In his book, Caring for the Living and the Dying, Dr Michael Barbato, who has been medical practice for more than 50 years, a palliative care physician for over 20 years, and SHCH Patron, identifies three key reasons for admission to a hospice:
If a symptom does not respond to treatment at home, or if the symptom is too distressing, admission to a hospice or palliative care unit is often the best way to achieve rapid relief. Once this is achieved, the patient is discharged to his/her home
This is a pre-planned admission with the express purpose of giving the carer a break. Depending on the circumstances, duration may be as short as one day or as long as two weeks. This gives the carer the opportunity to catch up on rest and other matters.
This is for people who cannot be cared for at home during the final days or weeks of life. Most people with a terminal illness express the wish to die at home, but only some achieve their wish. In many cases carers are often physically unable to cope with their patients as they near death. Patients must then be admitted to a hospice if one is available; if not patients will be admitted to acute care hospitals – public or private- and not all hospitals have palliative care beds or wards or specialised palliative care staff.
How is a hospice different to a hospital?
A hospice is purpose-built to provide palliative care services to patients with life-limiting illnesses and their families in a peaceful home-like environment. Hospices usually have a small number of beds, eg, 10, and are designed to be quiet, peaceful and tranquil and able to accommodate loved ones staying overnight with the patient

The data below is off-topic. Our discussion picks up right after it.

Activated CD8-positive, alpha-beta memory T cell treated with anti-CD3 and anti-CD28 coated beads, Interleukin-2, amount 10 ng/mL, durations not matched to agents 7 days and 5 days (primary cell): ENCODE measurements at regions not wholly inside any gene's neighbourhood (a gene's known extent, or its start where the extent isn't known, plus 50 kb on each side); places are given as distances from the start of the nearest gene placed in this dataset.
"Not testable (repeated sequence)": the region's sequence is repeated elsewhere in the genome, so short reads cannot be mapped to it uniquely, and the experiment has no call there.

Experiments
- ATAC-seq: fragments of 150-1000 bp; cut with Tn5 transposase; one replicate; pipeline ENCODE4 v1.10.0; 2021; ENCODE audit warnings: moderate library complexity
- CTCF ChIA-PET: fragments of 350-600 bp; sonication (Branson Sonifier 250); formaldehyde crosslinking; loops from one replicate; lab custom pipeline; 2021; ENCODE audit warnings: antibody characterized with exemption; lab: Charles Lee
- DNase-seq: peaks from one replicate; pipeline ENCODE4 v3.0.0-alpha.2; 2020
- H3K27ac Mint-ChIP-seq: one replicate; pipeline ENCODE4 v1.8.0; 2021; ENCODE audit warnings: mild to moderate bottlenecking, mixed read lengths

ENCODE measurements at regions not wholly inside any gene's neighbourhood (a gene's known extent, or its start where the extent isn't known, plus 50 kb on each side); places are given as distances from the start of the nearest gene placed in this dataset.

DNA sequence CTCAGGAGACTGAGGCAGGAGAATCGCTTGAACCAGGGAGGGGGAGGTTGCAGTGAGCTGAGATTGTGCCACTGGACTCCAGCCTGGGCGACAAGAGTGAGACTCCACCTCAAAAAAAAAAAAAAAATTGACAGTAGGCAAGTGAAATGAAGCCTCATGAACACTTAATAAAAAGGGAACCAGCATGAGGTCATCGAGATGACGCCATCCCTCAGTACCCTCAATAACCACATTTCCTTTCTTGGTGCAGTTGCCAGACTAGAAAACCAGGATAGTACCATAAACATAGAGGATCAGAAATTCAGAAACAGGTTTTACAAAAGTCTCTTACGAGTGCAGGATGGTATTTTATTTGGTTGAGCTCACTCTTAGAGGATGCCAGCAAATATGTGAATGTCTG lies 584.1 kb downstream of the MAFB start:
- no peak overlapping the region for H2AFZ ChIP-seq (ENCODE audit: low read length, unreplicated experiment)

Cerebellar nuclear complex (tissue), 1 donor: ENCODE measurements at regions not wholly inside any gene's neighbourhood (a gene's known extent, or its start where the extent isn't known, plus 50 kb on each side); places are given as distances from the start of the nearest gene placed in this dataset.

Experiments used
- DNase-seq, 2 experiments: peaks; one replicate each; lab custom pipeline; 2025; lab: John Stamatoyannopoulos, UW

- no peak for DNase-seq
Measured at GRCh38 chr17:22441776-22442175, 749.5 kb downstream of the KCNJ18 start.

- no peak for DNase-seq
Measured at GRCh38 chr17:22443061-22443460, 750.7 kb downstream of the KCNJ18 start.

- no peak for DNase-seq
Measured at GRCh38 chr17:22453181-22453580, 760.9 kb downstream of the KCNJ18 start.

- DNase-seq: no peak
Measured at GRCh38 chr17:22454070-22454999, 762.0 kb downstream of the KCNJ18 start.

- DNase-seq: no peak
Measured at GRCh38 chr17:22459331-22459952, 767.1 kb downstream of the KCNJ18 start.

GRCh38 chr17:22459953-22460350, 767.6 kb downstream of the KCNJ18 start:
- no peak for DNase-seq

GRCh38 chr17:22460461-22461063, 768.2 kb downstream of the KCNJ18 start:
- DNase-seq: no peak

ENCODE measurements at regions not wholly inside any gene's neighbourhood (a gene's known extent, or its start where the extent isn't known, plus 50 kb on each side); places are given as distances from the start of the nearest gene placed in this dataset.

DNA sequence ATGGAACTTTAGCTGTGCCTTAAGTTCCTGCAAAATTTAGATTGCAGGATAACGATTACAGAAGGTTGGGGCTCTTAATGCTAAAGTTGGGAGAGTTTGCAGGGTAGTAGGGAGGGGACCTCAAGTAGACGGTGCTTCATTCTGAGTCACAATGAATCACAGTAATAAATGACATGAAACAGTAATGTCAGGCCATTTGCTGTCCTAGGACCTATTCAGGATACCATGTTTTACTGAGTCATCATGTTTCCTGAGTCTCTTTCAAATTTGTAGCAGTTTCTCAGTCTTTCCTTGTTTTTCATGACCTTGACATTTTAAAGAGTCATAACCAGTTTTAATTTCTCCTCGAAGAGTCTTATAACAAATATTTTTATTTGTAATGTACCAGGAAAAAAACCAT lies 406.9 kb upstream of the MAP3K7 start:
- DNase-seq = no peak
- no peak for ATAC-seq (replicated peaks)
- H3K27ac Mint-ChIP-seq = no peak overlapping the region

Patients are cared for by specialist palliative care professionals, supported by dedicated volunteers.
The most common and best known hospitals are general hospitals where the focus is on acute care services and treatments.
Patients receive active but short-term treatment for severe injury or episode of illness, an urgent medical condition, or during recovery from surgery. In medical terms, care for acute health conditions is the opposite from chronic care, or longer term care.
A 2013 WHO Bulletin, Health systems and services: the role of acute care, describes acute care:
“A reasonable working definition of acute care would include the most time-sensitive, individually-oriented diagnostic and curative actions whose primary purpose is to improve health. A proposed definition of acute care includes the health system components, or care delivery platforms, used to treat sudden, often unexpected, urgent or emergent episodes of injury and illness that can lead to death or disability without rapid intervention. The term acute care encompasses a range of clinical health-care functions, including emergency medicine, trauma care, pre-hospital emergency care, acute care surgery, critical care, urgent care and short-term inpatient stabilization.”
Volunteering in palliative care
Dr Michael Barbato is Patron of the Southern Highlands Community Hospice, Inc. He has been in medical practice for more than 50 years and a palliative care physician for over 20 years. Michael gave a presentation to SHCH volunteers on volunteering in palliative care and outlined some of the reasons people commit their time and themselves to this role.